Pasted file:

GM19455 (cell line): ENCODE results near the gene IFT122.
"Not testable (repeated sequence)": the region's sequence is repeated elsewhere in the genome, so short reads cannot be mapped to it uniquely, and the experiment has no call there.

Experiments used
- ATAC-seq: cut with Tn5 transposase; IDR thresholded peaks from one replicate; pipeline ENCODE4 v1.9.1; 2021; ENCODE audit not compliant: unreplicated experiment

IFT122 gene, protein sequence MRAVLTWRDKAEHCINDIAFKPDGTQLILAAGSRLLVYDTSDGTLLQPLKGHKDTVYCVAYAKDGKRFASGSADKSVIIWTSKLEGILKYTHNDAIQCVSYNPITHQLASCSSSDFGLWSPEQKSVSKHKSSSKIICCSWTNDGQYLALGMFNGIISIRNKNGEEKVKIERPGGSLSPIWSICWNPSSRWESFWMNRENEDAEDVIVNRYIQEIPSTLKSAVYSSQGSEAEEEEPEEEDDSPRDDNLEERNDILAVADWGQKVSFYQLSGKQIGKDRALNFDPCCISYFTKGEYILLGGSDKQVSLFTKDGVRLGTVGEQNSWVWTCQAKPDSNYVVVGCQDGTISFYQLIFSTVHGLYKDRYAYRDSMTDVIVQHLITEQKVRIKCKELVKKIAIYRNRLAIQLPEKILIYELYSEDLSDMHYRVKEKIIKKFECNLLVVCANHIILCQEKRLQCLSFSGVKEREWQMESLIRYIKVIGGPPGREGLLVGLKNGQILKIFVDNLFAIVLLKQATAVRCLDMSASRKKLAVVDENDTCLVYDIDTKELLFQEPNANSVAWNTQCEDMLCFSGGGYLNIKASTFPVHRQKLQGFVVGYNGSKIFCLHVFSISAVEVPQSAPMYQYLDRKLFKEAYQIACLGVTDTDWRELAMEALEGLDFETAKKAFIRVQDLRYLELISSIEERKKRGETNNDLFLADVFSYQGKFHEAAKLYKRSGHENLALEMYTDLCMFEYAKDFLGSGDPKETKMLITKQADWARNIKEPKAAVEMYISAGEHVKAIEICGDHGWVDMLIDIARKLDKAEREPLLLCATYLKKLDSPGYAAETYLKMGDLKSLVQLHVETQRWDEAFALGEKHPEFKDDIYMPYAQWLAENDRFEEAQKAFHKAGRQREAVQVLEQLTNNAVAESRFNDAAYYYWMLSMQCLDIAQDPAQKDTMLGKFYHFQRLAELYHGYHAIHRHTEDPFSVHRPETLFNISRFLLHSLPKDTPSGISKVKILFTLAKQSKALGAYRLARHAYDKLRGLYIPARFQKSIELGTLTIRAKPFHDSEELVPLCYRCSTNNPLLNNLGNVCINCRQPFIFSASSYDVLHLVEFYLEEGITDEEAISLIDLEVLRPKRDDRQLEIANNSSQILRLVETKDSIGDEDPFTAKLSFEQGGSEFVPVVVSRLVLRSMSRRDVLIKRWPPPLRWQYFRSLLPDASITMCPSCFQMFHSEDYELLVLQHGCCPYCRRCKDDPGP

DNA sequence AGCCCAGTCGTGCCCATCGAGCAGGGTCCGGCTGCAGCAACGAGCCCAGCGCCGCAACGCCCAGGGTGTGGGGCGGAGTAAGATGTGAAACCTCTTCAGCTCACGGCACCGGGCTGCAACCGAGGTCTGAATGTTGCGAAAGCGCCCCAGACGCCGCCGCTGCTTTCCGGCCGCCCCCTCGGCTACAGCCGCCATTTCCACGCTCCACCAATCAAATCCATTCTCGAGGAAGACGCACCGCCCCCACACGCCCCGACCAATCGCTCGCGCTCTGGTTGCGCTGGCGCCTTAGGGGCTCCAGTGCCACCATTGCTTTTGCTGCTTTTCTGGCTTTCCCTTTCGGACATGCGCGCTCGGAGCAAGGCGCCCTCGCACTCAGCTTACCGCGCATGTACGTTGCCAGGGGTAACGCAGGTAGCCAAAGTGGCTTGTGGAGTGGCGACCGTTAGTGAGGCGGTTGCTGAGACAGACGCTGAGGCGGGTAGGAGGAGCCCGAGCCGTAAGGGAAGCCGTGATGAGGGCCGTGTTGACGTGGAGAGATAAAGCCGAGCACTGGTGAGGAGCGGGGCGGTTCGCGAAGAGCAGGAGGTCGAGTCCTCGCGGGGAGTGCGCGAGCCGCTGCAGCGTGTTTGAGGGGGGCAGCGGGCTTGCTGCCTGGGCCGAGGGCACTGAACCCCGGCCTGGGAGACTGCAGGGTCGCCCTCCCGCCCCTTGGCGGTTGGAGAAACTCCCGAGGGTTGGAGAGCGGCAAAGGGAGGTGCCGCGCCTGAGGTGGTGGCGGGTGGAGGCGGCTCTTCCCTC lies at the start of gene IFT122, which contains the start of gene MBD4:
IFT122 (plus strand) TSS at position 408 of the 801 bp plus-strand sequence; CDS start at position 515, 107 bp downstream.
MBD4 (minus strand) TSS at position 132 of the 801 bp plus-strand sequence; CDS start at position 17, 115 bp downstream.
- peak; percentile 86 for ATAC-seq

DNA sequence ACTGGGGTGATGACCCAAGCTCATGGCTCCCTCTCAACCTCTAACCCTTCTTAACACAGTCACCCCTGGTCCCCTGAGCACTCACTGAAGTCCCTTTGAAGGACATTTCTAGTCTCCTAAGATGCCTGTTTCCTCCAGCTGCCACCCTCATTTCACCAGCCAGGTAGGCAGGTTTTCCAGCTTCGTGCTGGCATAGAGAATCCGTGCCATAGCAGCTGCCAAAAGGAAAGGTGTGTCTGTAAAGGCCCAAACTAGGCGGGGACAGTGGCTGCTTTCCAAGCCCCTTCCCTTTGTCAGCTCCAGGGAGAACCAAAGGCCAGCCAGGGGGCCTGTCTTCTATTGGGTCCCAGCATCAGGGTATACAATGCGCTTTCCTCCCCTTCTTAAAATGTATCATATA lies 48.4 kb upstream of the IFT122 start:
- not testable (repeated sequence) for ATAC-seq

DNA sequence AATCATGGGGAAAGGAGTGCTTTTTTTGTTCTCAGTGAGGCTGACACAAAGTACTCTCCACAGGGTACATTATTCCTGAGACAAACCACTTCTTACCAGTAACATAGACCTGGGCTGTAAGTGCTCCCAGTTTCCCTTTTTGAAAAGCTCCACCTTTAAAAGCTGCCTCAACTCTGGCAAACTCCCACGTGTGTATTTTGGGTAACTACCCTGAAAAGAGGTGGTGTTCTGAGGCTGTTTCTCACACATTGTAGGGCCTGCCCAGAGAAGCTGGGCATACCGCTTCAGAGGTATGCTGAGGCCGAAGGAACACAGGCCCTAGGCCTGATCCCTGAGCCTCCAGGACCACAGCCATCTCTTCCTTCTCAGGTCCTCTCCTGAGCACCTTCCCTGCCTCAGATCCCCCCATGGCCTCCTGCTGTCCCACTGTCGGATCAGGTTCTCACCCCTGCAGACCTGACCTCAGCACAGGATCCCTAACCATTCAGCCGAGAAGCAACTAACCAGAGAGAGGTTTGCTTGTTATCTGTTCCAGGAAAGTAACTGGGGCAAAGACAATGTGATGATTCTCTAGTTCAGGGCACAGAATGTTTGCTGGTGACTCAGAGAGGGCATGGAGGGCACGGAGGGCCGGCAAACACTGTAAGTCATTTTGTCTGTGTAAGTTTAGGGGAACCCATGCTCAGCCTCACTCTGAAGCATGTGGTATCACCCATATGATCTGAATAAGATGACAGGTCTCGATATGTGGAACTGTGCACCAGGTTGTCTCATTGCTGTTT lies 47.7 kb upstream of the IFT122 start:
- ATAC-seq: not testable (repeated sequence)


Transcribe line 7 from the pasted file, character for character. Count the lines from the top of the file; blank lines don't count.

IFT122 (plus strand) TSS at position 408 of the 801 bp plus-strand sequence; CDS start at position 515, 107 bp downstream.